Saturday, 27 October 2012


I know its long gone but I am grieving and it’s because the Olympics is over. Who would have thought that Olympic fever would have gripped my house?  Whilst it was going on I became an arm chair athlete, jumping up and down, tapping feet and shouting at the telly. Also waving fists and crying with joy when a medal was won. Such a vast range of emotions about sport not something I normally experience.  However prior to the Olympics hubby and I had started our training, I was not as enthusiast in the build-up, maybe a reluctant sports woman who needed inspiration to help me train.  It took strength of will and shear discipline to prepare in readiness for the big event.  Firstly fingers needed to be limbered ready for the pumping movements on the TV remote.  Supermarket shopping precisely purchased all necessary food stores, plenty of carbohydrates and protein foods for quick supplies of energy also extra tea bags and biscuits, an essential for the older sports enthusiast, a substitute for banana.

Inspirational not just to our young but also to us oldies, I even considered getting out the WI board which has been gathering dust in the corner.  It took effort to limber up each morning for the choice of sports available to watch, athletics, those lithe muscular runners racing their hearts out because the crowd willed them on. Not just the lucky attendants with tickets but those glued to the telly like me, zealously bellowing ‘go on love’ and my husbands with his ‘come on my son’.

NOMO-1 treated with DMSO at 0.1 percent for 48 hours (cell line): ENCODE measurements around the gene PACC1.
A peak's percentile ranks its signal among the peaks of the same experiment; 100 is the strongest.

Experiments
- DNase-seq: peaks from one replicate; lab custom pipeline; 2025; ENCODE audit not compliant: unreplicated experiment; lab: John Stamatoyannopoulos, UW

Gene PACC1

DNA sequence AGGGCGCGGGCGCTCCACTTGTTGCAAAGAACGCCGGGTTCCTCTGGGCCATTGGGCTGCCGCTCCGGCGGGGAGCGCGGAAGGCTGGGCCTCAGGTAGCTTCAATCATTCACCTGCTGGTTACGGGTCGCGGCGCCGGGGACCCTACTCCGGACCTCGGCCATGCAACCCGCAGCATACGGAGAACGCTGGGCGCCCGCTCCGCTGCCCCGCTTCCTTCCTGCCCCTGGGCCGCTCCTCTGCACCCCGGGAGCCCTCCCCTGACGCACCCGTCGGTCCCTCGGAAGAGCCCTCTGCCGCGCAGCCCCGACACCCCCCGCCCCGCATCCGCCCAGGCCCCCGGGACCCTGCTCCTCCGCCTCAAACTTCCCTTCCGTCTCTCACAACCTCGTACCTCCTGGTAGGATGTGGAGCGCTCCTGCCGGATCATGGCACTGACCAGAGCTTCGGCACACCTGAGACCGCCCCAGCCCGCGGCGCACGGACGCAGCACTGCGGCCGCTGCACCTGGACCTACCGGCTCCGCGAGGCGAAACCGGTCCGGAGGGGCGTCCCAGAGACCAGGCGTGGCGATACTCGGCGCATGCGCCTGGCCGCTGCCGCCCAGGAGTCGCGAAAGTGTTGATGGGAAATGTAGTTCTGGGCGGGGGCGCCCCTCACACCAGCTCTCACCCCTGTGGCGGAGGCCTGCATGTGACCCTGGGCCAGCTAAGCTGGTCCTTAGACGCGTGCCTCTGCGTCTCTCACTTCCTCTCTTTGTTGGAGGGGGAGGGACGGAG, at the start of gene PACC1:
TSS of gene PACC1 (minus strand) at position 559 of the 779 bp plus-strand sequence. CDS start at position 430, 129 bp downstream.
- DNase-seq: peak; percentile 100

Prior to each event hubby and I had to build stamina with copious amounts of tea topped of course with the compulsory nibbles, it took effort limbering up the old index finger on that remote, swopping and changing programs in order to take in rowing, swimming, gymnastics and listening to the excited,  bordering on hysterical voice of Mat Baker describing the sport so beautifully, the vault, the balance beam for the woman then the men and their shear strength on the Still rings, the high bar and the pommel horse. Phew! Taking in all this information was making me ready for an A level in the subject. For instance I never realised that Gymnastics evolved from the ancient Greeks for mounting and dismounting a horse which involves both single and double leg work. Oh Yes! I have learned my stuff.